If you missed it over the weekend, there are two-must read stories on where North Carolina stands in expanding Medicaid.
The Winston Salem Journal’s Richard Craver had a sit down interview with state DHHS Secretary Dr. Aldona Wos, in which Wos said she would “soon” be recommending expanding the state Medicaid program to Gov. Pat McCrory.
So, how soon is soon? Craver writes:
“Everyone needs to know that Medicaid expansion is complicated,” Wos said, slowing down to pronounce each syllable in “complicated.” “There is no flipping of a switch.”
She said physical and behavioral health care system expansion must come first so the system is able to absorb additional participants.
“Our state has to have industry adapt to providing enough health-care providers, and that is a process,” Wos said.
Wos said a key element of building DHHS’ foundation is “getting new skills in finance, economists and actuaries, that are absolutely critical to our organization.”
“If I am allowed to continue on this path, I guarantee you we will have that foundation. The rest of the process is building upon that foundation with standards, with flexibility built in.”
“We’re not too far away. Soon.”
Gene Nichol, director of the UNC Center on Poverty, Work and Opportunity, – who does not speak for UNC – wrote in Saturday’s Raleigh News & Observer that the longer the state goes without expanding Medicaid, the more lives are lost.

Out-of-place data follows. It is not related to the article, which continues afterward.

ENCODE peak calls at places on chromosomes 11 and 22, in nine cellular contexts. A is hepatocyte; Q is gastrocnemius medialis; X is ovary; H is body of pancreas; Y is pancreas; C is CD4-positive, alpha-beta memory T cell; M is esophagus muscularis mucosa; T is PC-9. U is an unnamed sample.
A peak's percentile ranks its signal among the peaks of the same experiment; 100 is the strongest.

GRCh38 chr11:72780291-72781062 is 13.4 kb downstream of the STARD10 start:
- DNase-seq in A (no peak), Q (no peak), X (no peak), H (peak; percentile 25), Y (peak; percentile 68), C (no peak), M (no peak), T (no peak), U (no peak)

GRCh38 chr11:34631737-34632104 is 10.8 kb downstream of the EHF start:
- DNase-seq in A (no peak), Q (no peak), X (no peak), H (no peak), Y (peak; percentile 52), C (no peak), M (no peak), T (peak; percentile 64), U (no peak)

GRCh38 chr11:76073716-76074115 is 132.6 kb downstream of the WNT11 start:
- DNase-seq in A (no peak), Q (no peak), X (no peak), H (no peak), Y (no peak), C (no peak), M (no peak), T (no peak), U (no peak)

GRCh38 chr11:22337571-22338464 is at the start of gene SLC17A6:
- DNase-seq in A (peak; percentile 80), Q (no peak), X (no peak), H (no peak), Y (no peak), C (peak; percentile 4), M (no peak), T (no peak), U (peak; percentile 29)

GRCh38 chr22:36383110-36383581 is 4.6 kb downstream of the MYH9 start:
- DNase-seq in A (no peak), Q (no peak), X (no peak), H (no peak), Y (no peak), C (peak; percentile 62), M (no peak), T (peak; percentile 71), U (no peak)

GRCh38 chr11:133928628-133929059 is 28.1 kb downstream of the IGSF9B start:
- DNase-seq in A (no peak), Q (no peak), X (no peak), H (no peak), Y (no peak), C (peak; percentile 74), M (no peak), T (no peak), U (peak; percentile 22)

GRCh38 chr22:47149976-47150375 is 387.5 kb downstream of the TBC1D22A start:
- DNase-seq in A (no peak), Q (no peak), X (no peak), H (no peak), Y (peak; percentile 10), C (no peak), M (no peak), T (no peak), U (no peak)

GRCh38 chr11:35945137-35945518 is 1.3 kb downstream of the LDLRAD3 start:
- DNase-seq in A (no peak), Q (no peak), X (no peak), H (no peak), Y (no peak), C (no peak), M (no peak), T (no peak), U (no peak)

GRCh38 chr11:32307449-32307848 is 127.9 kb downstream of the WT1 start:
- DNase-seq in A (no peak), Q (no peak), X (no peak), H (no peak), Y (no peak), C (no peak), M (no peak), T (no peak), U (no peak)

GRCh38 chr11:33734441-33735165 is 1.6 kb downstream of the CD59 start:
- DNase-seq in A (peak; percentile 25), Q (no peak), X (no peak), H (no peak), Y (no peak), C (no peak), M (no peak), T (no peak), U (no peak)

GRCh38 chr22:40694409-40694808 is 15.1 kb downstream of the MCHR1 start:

Here’s an excerpt from Nichol’s opinion piece:
‘The consequences for poor people of being excluded from health care coverage are real and dramatic. Losses in health, losses in emotional well-being, losses in financial capacity, losses in opportunity. And, for some, it’s worse.
A recent Harvard study indicates a significant number of our sisters and brothers will experience premature and preventable deaths as a result of the General Assembly’s rejection of Medicaid expansion. Many “low-income women will forgo breast and cervical cancer screenings, diabetics will (fail to receive) necessary medications,” blood pressure pills and other preventative measures will be denied, “diagnosis and treatment of depression” will be diminished.
As a result, the scholars estimate, the number of Tar Heels who will perish at the hand of our politics may well exceed a thousand a year. The wound inflicted by the Medicaid vote is grievous, deep and sometimes mortal.
I’ve wondered how it feels to cast a vote that means thousands might needlessly die. I can’t get my arms around it. Looking in the mirror must become tougher duty. I can see not wanting to dwell on it.
But when you make a decision that means people may lose their lives, surely you have to do more than offer empty slogans and nonsense-laden talking points to defend it. Surely you have to show you’ve done something more than merely taken instruction, more than mindlessly repeated what you’ve been told – like some malfunctioning teleprompter.
At least you ought to show that you’ve thought it through for yourself. That you’re not just siding with one gang or the other or proving your antipathy for various adversaries.
When politics becomes lethal, responsibility ascends.’